Gerada highlighted growing strains in primary care affecting patients and staff. “I’m afraid general practice is at its tipping point. I don’t give my profession another 18 months unless we get fair funding [and] love for it and stop this annihilation.” Pollock said that the group was attracting cross party support for the NHS Reinstatement Bill, expected to be tabled in parliament later this month. She said that unless the health secretary’s “duty to provide” was restored “we will continue to see the NHS wither away.” She said that NHS public health functions had been “carved up completely” and that children’s services had been “completely fragmented in a really shocking and terrifying way.”

Pollock said that although the bill would not become law in this parliament it would “start the debate rolling” and enable voters to see where their MPs stood. If the general election in May produced another hung parliament, “deals” would be done to form a new coalition government, she said.

Pollock said that the first 100 days of the next government would be a “critical time” and that the bill would serve as a “benchmark” to protect the NHS. She said that she was particularly worried by the “Manchester scenario,” the government’s recent plan to devolve funding for health and care to the city.2 “Manchester could be an interesting development, as could Birmingham or anywhere else, but it needs to be done under a national legislative framework where the duty to provide is actually restored. That way you could have really interesting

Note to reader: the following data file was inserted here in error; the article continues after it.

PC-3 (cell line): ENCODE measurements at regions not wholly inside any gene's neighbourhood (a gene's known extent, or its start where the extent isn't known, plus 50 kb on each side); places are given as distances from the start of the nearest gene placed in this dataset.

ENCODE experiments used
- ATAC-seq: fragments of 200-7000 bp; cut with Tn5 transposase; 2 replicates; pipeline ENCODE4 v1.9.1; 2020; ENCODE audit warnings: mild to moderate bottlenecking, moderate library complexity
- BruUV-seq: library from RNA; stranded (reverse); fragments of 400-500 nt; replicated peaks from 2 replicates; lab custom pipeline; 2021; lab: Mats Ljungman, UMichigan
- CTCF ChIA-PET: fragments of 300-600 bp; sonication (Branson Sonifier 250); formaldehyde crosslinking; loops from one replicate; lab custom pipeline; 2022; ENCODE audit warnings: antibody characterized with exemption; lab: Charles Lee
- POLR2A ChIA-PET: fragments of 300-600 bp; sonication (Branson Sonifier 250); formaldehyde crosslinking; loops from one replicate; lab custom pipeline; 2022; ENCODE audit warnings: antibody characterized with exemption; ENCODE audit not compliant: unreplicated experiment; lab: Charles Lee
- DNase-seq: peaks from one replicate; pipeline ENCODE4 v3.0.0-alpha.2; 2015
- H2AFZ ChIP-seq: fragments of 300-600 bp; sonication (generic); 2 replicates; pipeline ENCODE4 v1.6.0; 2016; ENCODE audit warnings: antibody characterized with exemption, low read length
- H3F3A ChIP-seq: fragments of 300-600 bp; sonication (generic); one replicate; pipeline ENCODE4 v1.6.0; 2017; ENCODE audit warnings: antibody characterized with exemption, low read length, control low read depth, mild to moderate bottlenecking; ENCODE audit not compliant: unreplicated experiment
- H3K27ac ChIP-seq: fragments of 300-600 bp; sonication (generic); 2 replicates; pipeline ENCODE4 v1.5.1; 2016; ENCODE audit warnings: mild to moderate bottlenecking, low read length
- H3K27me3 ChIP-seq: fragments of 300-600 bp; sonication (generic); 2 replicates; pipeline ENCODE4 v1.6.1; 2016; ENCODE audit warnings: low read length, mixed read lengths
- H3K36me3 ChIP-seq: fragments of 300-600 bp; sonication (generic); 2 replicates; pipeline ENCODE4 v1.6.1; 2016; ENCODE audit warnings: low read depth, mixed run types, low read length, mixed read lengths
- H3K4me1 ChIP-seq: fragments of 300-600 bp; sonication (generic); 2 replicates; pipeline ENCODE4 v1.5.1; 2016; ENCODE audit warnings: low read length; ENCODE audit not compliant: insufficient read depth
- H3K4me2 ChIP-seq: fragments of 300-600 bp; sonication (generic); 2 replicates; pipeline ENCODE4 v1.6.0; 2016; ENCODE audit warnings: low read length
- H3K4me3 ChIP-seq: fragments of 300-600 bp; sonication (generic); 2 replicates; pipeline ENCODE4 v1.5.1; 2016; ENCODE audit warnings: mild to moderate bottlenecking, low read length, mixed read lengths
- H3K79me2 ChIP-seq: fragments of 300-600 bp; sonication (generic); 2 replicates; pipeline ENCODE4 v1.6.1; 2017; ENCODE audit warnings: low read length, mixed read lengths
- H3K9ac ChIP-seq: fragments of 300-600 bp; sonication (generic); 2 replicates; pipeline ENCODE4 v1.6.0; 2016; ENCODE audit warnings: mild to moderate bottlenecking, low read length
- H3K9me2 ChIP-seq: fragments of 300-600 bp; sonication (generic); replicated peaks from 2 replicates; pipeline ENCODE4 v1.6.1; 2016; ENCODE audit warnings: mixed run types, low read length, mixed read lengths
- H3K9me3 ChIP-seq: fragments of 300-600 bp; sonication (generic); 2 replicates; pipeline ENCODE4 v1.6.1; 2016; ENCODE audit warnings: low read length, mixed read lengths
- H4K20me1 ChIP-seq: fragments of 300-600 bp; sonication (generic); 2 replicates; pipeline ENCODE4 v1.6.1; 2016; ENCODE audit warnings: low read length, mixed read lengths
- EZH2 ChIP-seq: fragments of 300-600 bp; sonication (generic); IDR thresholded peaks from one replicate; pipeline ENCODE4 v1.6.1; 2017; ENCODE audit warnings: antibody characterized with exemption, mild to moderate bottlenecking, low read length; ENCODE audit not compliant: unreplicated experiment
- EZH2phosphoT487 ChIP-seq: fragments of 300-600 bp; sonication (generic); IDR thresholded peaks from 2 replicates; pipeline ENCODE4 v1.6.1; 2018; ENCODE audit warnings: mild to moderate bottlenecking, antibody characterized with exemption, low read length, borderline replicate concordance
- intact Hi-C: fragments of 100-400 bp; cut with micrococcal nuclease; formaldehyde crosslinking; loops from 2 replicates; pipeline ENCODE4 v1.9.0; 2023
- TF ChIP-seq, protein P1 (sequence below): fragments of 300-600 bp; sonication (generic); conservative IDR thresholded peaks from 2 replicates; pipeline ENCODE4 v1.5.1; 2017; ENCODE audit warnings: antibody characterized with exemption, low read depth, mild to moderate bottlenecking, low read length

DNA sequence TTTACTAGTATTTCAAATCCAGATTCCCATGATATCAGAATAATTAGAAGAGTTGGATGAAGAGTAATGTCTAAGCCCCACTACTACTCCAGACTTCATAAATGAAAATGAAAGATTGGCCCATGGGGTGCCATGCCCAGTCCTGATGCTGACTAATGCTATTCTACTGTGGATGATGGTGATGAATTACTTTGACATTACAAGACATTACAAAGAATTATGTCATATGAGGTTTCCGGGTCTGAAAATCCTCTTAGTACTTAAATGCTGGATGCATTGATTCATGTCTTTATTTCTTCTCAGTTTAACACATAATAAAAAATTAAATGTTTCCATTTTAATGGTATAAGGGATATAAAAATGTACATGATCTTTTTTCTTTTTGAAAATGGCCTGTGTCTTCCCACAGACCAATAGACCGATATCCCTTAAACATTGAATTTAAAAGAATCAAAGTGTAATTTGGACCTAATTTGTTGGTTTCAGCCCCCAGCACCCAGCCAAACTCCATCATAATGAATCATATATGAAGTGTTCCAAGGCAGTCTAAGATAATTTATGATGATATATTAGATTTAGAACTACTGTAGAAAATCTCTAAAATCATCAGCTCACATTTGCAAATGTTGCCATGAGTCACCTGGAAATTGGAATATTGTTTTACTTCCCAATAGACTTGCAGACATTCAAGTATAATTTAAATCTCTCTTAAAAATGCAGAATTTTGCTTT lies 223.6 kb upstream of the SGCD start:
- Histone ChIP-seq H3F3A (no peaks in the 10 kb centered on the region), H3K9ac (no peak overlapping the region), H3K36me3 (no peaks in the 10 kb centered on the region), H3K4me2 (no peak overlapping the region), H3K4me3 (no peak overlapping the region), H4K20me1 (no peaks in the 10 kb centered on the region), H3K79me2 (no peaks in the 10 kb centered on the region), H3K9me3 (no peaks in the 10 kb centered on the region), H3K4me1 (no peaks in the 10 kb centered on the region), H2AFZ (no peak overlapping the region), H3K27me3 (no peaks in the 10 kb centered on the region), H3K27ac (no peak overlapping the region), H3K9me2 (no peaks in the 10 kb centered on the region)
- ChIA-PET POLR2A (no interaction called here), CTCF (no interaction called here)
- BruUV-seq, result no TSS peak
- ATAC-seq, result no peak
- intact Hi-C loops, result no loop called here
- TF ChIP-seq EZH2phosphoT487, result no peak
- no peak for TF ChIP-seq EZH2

BMJ 2015;350:h1206 doi: 10.1136/bmj.h1206 (Published 3 March 2015)

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developments with local authorities and greater integration,” she said.

She said that local authorities, “even the Labour council ones” were contracting out the vast majority of services to the marketplace and that many essential care services were being cut back.

Trewby called for an end to “brain dead projects” such as the private finance initiative and the purchaser-provider divide. He said that the loss of hospital beds over recent years amounted to “carnage” and said that the NHS was being “cut to the bone.”

Jacky Davis said that “myths and lies” were being perpetuated that the NHS was failing patients while the private sector was better and that the group should use social media as part of its campaign to correct this. She said, “Members of our own profession believe this stuff. If we can’t persuade them that what is happening is bad I think we’re a lost cause.” 1 2

O’Dowd A. Health experts launch campaign to reverse NHS reforms. BMJ 2014;349:g6057. Iacobucci G. Manchester authority is set to take control of £6bn worth of health and social care spending. BMJ 2015;350:h1110.

Cite this as: BMJ 2015;350:h1206 © BMJ Publishing Group Ltd 2015

For personal use only: See rights and reprints